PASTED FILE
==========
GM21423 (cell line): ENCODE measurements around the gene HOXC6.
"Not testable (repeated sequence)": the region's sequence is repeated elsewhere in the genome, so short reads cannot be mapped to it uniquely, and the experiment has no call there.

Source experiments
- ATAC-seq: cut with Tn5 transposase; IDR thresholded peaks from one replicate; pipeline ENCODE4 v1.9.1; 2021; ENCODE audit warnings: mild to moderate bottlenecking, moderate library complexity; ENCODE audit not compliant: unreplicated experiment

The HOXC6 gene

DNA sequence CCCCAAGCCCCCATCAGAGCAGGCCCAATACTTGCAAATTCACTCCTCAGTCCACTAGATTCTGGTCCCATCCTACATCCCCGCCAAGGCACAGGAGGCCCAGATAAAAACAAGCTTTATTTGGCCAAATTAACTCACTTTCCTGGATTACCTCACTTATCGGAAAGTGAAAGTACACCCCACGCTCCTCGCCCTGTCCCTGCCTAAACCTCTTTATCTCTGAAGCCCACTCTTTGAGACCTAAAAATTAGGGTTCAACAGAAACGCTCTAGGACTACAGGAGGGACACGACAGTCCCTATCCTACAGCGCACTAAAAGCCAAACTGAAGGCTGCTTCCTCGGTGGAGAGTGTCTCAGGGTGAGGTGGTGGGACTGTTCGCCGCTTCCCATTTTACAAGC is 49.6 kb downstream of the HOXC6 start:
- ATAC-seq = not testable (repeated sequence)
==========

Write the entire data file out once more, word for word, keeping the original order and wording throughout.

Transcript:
GM21423 (cell line): ENCODE measurements around the gene HOXC6.
"Not testable (repeated sequence)": the region's sequence is repeated elsewhere in the genome, so short reads cannot be mapped to it uniquely, and the experiment has no call there.

Source experiments
- ATAC-seq: cut with Tn5 transposase; IDR thresholded peaks from one replicate; pipeline ENCODE4 v1.9.1; 2021; ENCODE audit warnings: mild to moderate bottlenecking, moderate library complexity; ENCODE audit not compliant: unreplicated experiment

The HOXC6 gene

DNA sequence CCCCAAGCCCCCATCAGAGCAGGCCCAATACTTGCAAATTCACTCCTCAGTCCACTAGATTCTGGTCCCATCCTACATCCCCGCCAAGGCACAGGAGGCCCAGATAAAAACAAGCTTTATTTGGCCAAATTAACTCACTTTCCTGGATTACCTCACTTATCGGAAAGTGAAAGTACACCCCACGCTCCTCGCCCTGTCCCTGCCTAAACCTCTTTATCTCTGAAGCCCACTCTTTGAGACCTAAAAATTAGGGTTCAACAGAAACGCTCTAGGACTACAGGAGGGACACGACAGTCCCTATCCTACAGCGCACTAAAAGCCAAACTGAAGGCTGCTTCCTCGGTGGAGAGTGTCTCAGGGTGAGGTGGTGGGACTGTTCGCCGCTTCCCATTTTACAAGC is 49.6 kb downstream of the HOXC6 start:
- ATAC-seq = not testable (repeated sequence)